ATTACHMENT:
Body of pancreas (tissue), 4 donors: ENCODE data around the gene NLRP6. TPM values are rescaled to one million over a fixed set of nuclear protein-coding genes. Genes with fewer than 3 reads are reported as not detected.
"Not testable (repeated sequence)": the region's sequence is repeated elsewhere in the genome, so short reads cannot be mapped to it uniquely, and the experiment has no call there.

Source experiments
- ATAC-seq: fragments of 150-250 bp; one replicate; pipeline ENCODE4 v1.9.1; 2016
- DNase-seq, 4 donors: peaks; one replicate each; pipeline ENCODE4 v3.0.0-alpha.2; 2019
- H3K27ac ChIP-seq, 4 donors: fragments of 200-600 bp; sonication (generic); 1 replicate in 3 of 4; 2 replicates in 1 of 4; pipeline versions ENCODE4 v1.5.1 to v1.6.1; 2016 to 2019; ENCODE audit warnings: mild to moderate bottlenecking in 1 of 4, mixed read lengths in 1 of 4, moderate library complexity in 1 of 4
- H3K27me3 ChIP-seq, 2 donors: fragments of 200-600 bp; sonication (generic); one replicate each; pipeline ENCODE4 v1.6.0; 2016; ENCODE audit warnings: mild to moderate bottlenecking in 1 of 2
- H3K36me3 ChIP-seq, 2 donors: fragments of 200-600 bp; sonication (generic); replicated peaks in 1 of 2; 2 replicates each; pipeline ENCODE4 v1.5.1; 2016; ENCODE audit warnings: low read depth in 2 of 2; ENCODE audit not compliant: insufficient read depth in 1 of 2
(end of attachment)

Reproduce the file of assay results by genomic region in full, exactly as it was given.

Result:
Body of pancreas (tissue), 4 donors: ENCODE data around the gene NLRP6. TPM values are rescaled to one million over a fixed set of nuclear protein-coding genes. Genes with fewer than 3 reads are reported as not detected.
"Not testable (repeated sequence)": the region's sequence is repeated elsewhere in the genome, so short reads cannot be mapped to it uniquely, and the experiment has no call there.

Source experiments
- ATAC-seq: fragments of 150-250 bp; one replicate; pipeline ENCODE4 v1.9.1; 2016
- DNase-seq, 4 donors: peaks; one replicate each; pipeline ENCODE4 v3.0.0-alpha.2; 2019
- H3K27ac ChIP-seq, 4 donors: fragments of 200-600 bp; sonication (generic); 1 replicate in 3 of 4; 2 replicates in 1 of 4; pipeline versions ENCODE4 v1.5.1 to v1.6.1; 2016 to 2019; ENCODE audit warnings: mild to moderate bottlenecking in 1 of 4, mixed read lengths in 1 of 4, moderate library complexity in 1 of 4
- H3K27me3 ChIP-seq, 2 donors: fragments of 200-600 bp; sonication (generic); one replicate each; pipeline ENCODE4 v1.6.0; 2016; ENCODE audit warnings: mild to moderate bottlenecking in 1 of 2
- H3K36me3 ChIP-seq, 2 donors: fragments of 200-600 bp; sonication (generic); replicated peaks in 1 of 2; 2 replicates each; pipeline ENCODE4 v1.5.1; 2016; ENCODE audit warnings: low read depth in 2 of 2; ENCODE audit not compliant: insufficient read depth in 1 of 2